Wednesday, 9 August 2017

Using PKCE with IdentityServer from a Xamarin Client

The OpenID Connect and OAuth 2.0 specifications define a number of authentication flows between clients and authentication providers. These include:

  • Implicit.This authentication flow is optimized for browser-based apps. All tokens are transmitted via the browser.
  • Authorization code. This authentication flow provides the ability to retrieve tokens on a back channel, as opposed to the browser front channel, while also supporting client authentication.
  • Hybrid. This authentication flow is a combination of the implicit and authorization code flows. The identity token is transmitted via the browser channel and contains the signed protocol response along with other artifacts such as the authorization code. After successful validation of the response, the back channel is used to retrieve the access and refresh tokens.

The eShopOnContainers mobile app communicates with an identity microservice, which uses IdentityServer 4 to perform authentication, and access control for APIs. The app uses the hybrid authentication flow to retrieve access tokens, as this flow mitigates a number of attacks that apply to the browser channel, and this approach is explained in the guidance documentation.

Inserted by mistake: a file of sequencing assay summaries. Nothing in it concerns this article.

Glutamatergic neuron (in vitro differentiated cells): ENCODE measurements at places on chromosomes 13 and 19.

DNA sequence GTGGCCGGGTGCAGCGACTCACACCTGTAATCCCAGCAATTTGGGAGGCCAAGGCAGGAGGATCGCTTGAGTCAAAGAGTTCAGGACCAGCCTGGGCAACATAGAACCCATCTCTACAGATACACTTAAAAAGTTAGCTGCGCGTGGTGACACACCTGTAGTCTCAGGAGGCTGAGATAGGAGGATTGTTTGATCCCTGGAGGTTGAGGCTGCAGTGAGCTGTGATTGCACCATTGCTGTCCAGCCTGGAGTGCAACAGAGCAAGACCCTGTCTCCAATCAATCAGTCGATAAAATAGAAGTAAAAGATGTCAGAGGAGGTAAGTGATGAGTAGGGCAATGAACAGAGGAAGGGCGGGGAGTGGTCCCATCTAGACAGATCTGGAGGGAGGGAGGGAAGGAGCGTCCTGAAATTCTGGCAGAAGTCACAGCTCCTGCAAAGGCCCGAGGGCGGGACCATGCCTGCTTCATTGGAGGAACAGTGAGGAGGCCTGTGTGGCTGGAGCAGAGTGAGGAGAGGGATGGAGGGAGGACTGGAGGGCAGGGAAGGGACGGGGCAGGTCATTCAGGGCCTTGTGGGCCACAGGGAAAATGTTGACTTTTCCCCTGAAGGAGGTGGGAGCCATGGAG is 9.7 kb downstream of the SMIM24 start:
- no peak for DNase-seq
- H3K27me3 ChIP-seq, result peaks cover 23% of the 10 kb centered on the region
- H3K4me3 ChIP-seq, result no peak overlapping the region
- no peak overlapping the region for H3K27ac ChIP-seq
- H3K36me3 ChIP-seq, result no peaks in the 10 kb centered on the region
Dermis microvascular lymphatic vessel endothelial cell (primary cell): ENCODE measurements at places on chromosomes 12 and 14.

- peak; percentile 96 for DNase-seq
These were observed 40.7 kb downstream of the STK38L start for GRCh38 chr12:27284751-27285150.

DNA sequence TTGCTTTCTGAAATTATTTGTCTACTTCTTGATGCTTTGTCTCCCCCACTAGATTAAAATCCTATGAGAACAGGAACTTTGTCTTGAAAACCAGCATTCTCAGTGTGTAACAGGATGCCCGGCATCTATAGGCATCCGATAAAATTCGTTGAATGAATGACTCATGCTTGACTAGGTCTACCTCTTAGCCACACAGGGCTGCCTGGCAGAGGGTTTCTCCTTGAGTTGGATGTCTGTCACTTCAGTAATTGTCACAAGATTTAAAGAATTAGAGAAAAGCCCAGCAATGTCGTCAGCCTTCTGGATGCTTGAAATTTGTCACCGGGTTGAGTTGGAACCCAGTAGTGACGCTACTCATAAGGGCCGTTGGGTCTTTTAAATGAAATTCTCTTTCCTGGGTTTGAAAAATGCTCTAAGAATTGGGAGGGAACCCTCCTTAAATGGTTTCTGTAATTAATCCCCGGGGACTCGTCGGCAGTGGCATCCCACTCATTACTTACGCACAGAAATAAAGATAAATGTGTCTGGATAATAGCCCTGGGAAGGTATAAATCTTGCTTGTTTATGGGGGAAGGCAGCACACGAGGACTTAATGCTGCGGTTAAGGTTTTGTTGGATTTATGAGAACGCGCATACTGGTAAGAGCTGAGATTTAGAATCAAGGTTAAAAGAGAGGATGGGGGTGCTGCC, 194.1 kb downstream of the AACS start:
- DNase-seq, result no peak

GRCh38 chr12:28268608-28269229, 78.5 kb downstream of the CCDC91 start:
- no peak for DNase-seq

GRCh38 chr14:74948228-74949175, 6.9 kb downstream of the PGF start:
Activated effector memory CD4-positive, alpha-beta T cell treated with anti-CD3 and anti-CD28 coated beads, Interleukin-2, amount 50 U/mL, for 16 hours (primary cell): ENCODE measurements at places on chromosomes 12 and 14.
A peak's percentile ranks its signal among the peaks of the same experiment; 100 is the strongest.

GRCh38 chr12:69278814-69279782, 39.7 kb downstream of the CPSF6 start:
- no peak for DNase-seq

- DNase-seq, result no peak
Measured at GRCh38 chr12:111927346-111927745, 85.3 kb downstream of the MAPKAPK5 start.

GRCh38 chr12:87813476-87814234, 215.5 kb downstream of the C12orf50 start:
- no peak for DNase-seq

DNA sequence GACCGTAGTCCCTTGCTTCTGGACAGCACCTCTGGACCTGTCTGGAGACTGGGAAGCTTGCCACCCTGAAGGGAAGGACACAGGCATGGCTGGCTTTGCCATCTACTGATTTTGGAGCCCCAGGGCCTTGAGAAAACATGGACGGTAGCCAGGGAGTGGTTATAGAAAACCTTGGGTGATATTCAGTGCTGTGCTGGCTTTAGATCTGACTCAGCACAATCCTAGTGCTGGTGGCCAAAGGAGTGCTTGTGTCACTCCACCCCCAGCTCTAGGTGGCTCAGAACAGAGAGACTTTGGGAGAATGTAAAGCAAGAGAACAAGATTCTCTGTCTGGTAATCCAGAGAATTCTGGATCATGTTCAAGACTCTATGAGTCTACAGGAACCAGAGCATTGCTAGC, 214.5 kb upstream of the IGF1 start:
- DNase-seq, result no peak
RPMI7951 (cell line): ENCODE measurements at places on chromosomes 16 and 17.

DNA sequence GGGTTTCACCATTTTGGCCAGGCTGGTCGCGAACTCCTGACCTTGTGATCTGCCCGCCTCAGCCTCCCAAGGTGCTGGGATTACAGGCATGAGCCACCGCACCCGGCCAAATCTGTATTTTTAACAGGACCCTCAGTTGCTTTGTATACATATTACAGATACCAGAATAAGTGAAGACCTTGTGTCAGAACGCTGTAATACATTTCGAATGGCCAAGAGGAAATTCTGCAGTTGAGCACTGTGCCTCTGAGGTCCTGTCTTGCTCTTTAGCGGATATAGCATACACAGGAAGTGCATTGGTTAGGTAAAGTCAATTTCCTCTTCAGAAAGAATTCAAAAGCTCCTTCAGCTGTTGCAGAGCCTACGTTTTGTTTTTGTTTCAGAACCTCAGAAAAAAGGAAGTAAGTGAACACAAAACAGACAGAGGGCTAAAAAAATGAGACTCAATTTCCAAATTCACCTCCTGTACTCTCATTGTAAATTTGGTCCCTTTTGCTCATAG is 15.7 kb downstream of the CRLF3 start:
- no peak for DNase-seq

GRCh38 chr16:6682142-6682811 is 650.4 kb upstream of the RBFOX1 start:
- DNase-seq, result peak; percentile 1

However, OAuth 2.0 clients that utilize authorization codes are susceptible to an authorization code interception attack. In this attack, the authorization code returned from an authorization endpoint is intercepted within a communication path not protected by Transport Layer Security (TLS), such as inter-application communication within the client’s operating system. Once the attacker has gained access to the authorization code, it can be used to obtain the access token. While a number of pre-conditions must hold for the authorization code interception attack to work, it has been observed in the wild.

To mitigate this attack, the Proof Key for Code Exchange (PKCE) extension to OAuth 2.0 adds additional parameters to the OAuth 2.0 authorization and access token requests:

  1. The client creates a cryptographically random key called a code verifier, and derives a transformed value, called a code challenge, which is sent in the OAuth 2.0 authorization request along with the transformation method.
  2. The authorization endpoint responds as usual but records the code challenge and transformation method.
  3. The clients sends the authorization code in the access token request, and also includes the code verifier.
  4. The authorization server transforms the code verifier and compares it to the code challenge. Access is denied if they are not equal.

This works as a mitigation for native apps because if an attacker intercepts the authorization code in step (2), it can’t redeem it for an access token as the attacker is not in possession of the code verifier. In addition, the code verifier can’t be intercepted since it’s sent over TLS.

For detailed information about PKCE, see Proof Key for Code Exchange by OAuth Public Clients.

Implementing PKCE

Following the guidance in the OAuth 2.0 for Native Apps specification, that PKCE should be used in authorization code based authentication flows, I’ve recently updated the eShopOnContainers mobile app to use PKCE when communicating with IdentityServer.